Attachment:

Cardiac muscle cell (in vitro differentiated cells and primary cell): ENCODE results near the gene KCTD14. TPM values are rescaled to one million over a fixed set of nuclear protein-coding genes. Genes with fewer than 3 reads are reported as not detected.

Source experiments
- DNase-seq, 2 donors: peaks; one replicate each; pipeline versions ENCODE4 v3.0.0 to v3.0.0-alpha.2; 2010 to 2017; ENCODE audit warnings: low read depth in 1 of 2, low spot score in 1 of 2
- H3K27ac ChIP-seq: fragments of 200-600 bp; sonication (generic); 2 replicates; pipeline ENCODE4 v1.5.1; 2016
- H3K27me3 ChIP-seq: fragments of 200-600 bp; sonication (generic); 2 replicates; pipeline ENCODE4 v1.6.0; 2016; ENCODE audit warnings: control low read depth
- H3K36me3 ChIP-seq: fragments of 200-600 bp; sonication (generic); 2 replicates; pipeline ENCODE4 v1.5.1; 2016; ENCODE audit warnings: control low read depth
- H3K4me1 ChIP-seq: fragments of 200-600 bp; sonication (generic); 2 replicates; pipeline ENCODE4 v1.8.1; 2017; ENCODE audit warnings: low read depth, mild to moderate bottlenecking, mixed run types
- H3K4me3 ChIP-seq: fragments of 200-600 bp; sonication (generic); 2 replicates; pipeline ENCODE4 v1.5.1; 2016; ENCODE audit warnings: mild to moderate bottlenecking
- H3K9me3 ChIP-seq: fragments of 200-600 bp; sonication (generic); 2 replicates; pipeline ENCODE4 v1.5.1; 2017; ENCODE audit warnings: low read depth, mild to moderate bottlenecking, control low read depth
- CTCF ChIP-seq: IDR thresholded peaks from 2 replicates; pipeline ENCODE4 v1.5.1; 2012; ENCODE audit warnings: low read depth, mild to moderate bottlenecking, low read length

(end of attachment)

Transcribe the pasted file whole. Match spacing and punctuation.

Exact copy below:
Cardiac muscle cell (in vitro differentiated cells and primary cell): ENCODE results near the gene KCTD14. TPM values are rescaled to one million over a fixed set of nuclear protein-coding genes. Genes with fewer than 3 reads are reported as not detected.

Source experiments
- DNase-seq, 2 donors: peaks; one replicate each; pipeline versions ENCODE4 v3.0.0 to v3.0.0-alpha.2; 2010 to 2017; ENCODE audit warnings: low read depth in 1 of 2, low spot score in 1 of 2
- H3K27ac ChIP-seq: fragments of 200-600 bp; sonication (generic); 2 replicates; pipeline ENCODE4 v1.5.1; 2016
- H3K27me3 ChIP-seq: fragments of 200-600 bp; sonication (generic); 2 replicates; pipeline ENCODE4 v1.6.0; 2016; ENCODE audit warnings: control low read depth
- H3K36me3 ChIP-seq: fragments of 200-600 bp; sonication (generic); 2 replicates; pipeline ENCODE4 v1.5.1; 2016; ENCODE audit warnings: control low read depth
- H3K4me1 ChIP-seq: fragments of 200-600 bp; sonication (generic); 2 replicates; pipeline ENCODE4 v1.8.1; 2017; ENCODE audit warnings: low read depth, mild to moderate bottlenecking, mixed run types
- H3K4me3 ChIP-seq: fragments of 200-600 bp; sonication (generic); 2 replicates; pipeline ENCODE4 v1.5.1; 2016; ENCODE audit warnings: mild to moderate bottlenecking
- H3K9me3 ChIP-seq: fragments of 200-600 bp; sonication (generic); 2 replicates; pipeline ENCODE4 v1.5.1; 2017; ENCODE audit warnings: low read depth, mild to moderate bottlenecking, control low read depth
- CTCF ChIP-seq: IDR thresholded peaks from 2 replicates; pipeline ENCODE4 v1.5.1; 2012; ENCODE audit warnings: low read depth, mild to moderate bottlenecking, low read length